What in Cuba today, to name just two, are these pressing matters but a national food crisis and a crumbling economic infrastructure. The government cannot claim a visible victory in reconstructing homes for ordinary Cuban people or improving the food production and distribution system to allow ordinary Cubans to feed themselves and their families.

    These mundane economic activities do not make for news worthy propaganda. What makes for heady headlines and for the propaganda machine to work overtime, at full throttle, at maximum capacity and, more importantly, to change the channel on more pressing Cuban national problems is a sobering solution to a dire situation the entire world is grappling with: Be the first to have a viable vaccine for COVID-19.

    What better publicity for a communist country and the hopeful adulation from its citizens but to demonstrate how effective and efficient a socialist country truly operates when it declares a vaccine victory before any other capitalist country even knows how to spell COVID-19 vaccine.

    It is very clear to a reader reading between the lines that a propagandized Cuban vaccine victory vaults any lowly decent homes and a “minor” food crisis. The Cuban government, its elites, is simply following the totalitarian play book.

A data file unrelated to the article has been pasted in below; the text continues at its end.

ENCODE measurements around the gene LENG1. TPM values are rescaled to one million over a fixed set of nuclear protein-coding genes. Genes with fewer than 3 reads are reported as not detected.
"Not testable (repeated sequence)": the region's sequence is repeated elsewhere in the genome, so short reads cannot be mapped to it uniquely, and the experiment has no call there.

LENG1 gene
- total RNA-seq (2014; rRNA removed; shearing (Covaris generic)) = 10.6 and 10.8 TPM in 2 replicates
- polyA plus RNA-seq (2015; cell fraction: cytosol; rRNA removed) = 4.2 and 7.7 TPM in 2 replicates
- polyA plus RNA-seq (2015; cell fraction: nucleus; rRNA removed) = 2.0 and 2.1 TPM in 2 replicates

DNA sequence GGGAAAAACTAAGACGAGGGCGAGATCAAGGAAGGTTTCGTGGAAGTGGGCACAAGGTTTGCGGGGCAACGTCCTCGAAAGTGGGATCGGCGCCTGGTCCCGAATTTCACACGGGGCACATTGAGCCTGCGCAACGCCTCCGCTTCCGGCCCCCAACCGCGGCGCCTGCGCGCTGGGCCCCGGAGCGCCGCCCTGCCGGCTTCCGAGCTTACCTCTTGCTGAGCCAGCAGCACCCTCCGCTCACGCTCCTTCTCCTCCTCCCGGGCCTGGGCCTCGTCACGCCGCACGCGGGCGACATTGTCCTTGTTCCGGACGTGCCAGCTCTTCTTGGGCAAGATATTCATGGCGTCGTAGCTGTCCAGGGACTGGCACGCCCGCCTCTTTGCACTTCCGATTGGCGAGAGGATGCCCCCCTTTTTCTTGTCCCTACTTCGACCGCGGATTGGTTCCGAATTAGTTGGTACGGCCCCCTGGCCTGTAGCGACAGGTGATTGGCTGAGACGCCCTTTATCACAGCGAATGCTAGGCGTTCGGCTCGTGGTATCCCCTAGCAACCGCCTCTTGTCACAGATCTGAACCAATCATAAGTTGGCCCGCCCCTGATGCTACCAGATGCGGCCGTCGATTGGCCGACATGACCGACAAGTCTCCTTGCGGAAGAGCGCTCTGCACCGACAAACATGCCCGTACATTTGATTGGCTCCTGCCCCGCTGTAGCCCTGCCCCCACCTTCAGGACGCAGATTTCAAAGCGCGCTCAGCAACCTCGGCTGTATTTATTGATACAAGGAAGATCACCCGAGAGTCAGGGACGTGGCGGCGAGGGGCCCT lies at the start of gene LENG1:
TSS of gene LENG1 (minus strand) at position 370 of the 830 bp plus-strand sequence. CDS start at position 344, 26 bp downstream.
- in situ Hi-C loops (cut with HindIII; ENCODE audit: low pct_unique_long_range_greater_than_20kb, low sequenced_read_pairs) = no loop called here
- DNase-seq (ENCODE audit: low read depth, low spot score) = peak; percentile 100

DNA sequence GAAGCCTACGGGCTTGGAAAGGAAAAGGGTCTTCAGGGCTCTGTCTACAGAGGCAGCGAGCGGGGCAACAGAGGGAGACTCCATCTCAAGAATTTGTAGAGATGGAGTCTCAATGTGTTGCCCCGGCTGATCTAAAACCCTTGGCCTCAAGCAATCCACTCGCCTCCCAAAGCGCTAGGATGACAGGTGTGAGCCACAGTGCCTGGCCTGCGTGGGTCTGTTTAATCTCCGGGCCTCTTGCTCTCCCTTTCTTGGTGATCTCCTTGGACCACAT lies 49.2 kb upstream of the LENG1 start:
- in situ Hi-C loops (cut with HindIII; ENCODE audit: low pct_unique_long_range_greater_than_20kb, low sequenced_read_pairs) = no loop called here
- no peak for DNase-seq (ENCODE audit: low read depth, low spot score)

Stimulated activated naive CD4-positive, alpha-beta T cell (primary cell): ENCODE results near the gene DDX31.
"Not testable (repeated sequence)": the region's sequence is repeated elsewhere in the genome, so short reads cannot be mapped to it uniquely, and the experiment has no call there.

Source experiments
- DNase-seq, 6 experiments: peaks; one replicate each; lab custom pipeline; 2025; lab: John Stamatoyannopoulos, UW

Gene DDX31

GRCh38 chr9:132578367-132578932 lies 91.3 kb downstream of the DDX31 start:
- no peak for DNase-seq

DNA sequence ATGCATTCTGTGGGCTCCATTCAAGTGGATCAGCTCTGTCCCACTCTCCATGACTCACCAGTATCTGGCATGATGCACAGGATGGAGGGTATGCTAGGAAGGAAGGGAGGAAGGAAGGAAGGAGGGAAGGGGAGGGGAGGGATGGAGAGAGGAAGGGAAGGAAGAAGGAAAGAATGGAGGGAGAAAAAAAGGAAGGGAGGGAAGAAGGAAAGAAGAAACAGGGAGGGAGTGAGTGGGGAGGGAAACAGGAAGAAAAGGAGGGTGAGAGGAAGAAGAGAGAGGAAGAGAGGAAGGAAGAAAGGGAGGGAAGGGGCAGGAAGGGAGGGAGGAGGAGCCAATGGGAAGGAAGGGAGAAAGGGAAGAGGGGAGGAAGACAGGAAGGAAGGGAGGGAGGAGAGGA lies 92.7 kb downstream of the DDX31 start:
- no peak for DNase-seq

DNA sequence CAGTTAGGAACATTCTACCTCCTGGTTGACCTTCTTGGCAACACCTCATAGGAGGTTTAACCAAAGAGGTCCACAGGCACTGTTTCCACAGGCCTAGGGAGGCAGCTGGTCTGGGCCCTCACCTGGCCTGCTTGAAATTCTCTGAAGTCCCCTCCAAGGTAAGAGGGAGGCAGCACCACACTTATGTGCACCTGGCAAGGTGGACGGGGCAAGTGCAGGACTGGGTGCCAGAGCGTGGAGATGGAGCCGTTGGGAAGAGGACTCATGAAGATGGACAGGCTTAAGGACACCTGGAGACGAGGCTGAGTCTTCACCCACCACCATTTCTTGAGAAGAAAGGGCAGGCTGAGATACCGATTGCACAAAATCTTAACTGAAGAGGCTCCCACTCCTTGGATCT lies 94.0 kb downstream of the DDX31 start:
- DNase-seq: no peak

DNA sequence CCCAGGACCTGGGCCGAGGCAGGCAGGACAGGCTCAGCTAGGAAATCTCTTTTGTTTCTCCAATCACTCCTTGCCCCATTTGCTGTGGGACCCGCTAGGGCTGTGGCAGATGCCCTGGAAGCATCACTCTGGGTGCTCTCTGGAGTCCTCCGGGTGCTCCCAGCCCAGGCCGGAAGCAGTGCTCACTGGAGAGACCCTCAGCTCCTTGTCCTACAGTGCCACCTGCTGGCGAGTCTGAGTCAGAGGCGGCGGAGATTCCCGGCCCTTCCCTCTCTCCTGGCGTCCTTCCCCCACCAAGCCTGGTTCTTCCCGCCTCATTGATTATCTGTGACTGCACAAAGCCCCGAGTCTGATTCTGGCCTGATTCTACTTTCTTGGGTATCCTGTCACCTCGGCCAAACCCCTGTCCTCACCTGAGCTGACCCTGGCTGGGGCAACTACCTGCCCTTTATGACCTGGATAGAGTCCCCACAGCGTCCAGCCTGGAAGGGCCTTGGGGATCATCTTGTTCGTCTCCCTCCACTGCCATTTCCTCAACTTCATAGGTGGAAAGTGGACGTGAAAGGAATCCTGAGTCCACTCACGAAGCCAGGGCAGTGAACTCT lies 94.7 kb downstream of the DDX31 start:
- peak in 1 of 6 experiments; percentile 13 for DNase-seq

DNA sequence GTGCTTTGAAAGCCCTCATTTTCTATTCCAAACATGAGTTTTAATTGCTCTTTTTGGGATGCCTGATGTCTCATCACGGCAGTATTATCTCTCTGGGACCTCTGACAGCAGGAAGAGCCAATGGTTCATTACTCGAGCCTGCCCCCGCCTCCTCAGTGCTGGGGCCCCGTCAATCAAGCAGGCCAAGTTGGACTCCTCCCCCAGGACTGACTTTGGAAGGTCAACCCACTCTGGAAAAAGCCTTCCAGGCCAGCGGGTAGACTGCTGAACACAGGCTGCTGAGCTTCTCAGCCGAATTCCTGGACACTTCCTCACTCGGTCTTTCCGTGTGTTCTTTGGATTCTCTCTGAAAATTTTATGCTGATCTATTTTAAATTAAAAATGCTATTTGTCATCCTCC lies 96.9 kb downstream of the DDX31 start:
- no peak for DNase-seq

I agree with Haroldo Dilla Alfonso in congratulating the scientists and engineers who are working to rid the virus, and commend his cautionary warning to the miniscule government elites – the bourgeoisie – to be more cognizant for the majority of their Cuban compatriots living in extreme, unnecessary, poverty and pain.

  • The writer makes some very interesting points.
    I chuckle at Haroldo’s suggesting that Jose Martí is over-quoted (all sides try to co-opt Martí to their cause) but then he can’t resist ending his article on a quote himself. That’s cool.
    But then this:
    ‘The reason we have a vaccine today is because ordinary Cubans don’t have decent homes and face a food crisis.’
    This is an odd sentence. Makes no sense.
    Maybe it’s a translation thing.
    I wasn’t aware that Cuba had produced a vaccine. At least not a verified one. But I wouldn’t be hugely surprised if they did. Cuba was the first country in the world in which, due to medical advancements, an HIV positive mother gave birth to an HIV negative child. A global first.
    Surely these types of achievements should be applauded regardless of one’s politics?

    Sometimes I get the feeling that those who constantly criticise the Cuban system are actually resentful of any kind of national achievement (to be fair, Haroldo seems to admit to a certain limited degree of pride).

    Cuba is a country of many paradoxes which seems to inspire yet further paradoxical thoughts and opinions in others.

  • When will Cuba’s vaccine pass all the necessary tests for validation?